“Why do we need a new firewall if we are planning to migrate our services to the cloud?”
Many businesses that have made the jump to cloud-based services ask this question, and it’s a good one.
Why keep spending money on on-premise security when you’re already paying Microsoft, Amazon, or some other company to host your IT services and keep your information secure? For some small businesses, the idea of getting rid of the firewall and saving money on cyber-security is one of the big draws of switching to the cloud in the first place.
In addition to making documents and services more accessible to your team, the cloud improves overall security, and your service level agreement with Amazon, Microsoft, or a private cloud should specify that.
So do you really need a firewall? Yeah, I’m afraid you do.
Cloud Security Isn’t Enough
Even with all the amazing protections businesses get in the cloud, it doesn’t shield your entire technical infrastructure from threats.
Speaking metaphorically for a moment, if you ditched your on-premise server and moved all customer files and confidential data to the cloud, these files are no longer stored in your office—either in a filing cabinet or on a computer. Does that mean you can stop locking the door to your office? Would you leave the door wide open because your data is no longer directly vulnerable?
It’s a silly question, but it strikes at the issue of why firewalls are so important. Just because your data is stored in the cloud and protected with authentication, that doesn’t mean cyber-thieves aren’t targeting other assets in your office. Without a firewall, you are essentially leaving the door open, exposing every piece of technology in the office to theft, including computers, servers, wireless hardware and printers.
Firewalls Protect You From The Internet
If you have 30 machines accessing the Internet every day, you know those computers are doing more than just working in the cloud. They are checking email, googling stuff, updating social networks, and visiting websites. It’s easy to stumble upon a site that isn’t properly secured along the way.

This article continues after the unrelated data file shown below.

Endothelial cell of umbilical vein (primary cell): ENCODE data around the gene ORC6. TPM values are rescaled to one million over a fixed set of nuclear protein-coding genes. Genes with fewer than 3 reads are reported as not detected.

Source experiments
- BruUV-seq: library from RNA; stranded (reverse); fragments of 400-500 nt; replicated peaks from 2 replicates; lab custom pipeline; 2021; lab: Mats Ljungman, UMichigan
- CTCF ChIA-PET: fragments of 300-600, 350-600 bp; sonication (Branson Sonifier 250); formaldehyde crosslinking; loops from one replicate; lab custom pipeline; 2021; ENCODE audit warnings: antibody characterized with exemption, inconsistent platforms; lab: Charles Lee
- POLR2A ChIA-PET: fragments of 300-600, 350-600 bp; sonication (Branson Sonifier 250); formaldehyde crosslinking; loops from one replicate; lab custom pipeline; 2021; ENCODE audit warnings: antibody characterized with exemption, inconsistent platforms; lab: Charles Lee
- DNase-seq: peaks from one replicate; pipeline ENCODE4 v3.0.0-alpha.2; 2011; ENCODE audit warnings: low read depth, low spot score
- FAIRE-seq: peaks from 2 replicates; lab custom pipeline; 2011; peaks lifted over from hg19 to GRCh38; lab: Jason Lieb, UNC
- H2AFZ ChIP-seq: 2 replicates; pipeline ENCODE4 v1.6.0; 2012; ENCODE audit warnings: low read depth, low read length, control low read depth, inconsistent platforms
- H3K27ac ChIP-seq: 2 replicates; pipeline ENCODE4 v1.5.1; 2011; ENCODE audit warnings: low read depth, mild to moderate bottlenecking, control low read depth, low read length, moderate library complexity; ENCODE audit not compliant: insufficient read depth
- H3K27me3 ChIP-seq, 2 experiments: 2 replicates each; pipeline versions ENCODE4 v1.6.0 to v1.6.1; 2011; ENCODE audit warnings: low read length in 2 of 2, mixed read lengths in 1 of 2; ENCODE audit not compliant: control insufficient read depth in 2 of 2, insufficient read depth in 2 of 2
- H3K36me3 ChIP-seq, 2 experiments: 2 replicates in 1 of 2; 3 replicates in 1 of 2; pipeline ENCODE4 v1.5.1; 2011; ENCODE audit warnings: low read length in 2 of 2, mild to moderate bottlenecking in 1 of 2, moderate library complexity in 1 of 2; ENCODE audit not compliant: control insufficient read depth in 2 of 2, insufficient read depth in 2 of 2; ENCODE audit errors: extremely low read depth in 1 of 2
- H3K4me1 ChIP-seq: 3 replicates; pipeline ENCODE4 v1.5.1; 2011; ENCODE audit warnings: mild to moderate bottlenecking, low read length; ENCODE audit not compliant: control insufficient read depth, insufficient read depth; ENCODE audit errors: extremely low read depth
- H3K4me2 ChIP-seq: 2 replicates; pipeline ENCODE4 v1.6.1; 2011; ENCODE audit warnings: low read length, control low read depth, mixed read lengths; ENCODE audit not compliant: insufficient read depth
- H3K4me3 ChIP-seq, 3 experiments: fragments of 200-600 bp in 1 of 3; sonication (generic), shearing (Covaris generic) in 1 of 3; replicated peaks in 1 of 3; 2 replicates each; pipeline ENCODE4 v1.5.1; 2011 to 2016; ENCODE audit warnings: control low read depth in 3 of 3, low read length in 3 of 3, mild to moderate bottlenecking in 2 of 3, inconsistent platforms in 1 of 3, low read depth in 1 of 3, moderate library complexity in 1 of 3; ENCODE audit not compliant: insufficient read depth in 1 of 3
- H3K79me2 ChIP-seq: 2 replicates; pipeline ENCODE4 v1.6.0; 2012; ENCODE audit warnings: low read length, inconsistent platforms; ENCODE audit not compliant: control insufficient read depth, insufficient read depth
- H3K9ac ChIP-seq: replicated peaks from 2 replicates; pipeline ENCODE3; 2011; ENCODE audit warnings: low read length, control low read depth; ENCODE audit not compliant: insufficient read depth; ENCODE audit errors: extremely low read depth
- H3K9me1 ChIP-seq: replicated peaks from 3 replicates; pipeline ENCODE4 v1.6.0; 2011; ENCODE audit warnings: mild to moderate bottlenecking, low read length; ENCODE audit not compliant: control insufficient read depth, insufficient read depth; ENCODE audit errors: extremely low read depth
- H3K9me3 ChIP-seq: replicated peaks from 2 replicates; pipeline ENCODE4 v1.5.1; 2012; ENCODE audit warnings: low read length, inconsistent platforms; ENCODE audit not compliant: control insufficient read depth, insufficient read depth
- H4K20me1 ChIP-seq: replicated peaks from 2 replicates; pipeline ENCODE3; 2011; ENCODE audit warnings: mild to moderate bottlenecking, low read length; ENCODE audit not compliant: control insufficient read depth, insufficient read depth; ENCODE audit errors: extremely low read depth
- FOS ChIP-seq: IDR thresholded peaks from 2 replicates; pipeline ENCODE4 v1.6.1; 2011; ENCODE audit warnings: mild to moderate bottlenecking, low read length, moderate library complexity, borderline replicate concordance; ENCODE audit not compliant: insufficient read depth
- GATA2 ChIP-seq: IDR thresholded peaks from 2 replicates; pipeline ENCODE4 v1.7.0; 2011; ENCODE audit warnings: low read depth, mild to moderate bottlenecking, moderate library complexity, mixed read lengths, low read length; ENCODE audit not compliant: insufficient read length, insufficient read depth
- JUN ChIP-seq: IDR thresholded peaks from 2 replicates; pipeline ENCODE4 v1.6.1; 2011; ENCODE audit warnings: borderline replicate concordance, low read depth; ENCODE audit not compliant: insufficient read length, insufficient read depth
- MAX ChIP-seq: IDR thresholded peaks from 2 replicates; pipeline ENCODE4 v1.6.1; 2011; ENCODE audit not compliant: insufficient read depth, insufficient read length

Suppose one of your employees goes to a compromised site and malicious software infects their machine. Later on he or she will try to access secure data in the cloud. Even though your cloud environment is secure, the computer connecting to it isn’t. As a result, any data exchanged between the server and the employee computer could be intercepted by the malicious software and sent to someone else. That’s a significant threat to your business, and it only takes one infected site to trigger a breach.
What Your Firewall Can Do for You
Regardless of how your employees use technology at work, make no mistake – you need a firewall.
Your cloud service provider should keep your data safe and available at all times, but that commitment does not extend to your computers, and vulnerabilities in your network can still allow threats to reach your data. By using a multi-layered approach—firewalls, endpoint protection, backups and employee training—you can maintain a system that scans everything coming into your machine. Remember, computers aren’t designed to protect everything in real time. Firewalls are.
Firewalls for Remote Workforces
If your employees are mostly doing their work from a centrally located office, it makes sense to install a firewall to filter out bad traffic, but what if you have remote workers?
Just like filtering water, there is no single approach of keeping the bad stuff out everywhere you go. When employees access the cloud from other networks—like hotels, cafes, and personal Wifi – you can’t count on the same level of security.
To avoid threats in these situations, there are a few things you can do. The first step is training. Teach your employees how to recognize dangerous websites, spot threats, and identify infections. The second step is endpoint protection. If employees are accessing the cloud out of the office, make sure their devices are safeguarded with antivirus software and encryption.
Third, you should use a virtual private network to allow employees to access your office network remotely. A VPN will connect a remote worker back to the central office network, encrypting all communications between the network and the employee’s computer. This process means remote employees can surf the web and access the cloud as if they were in the office—even if they’re miles away. Most importantly, the VPN puts your remote workers back on a firewall protected network.
These precautions may sound like a lot of work, but a managed services provider like us can set them up pretty easily. You’ve already gone through the trouble of migrating your assets to the cloud. Why not take a few extra steps to make sure the doors to the outside world are closed while your teams make magic on the inside?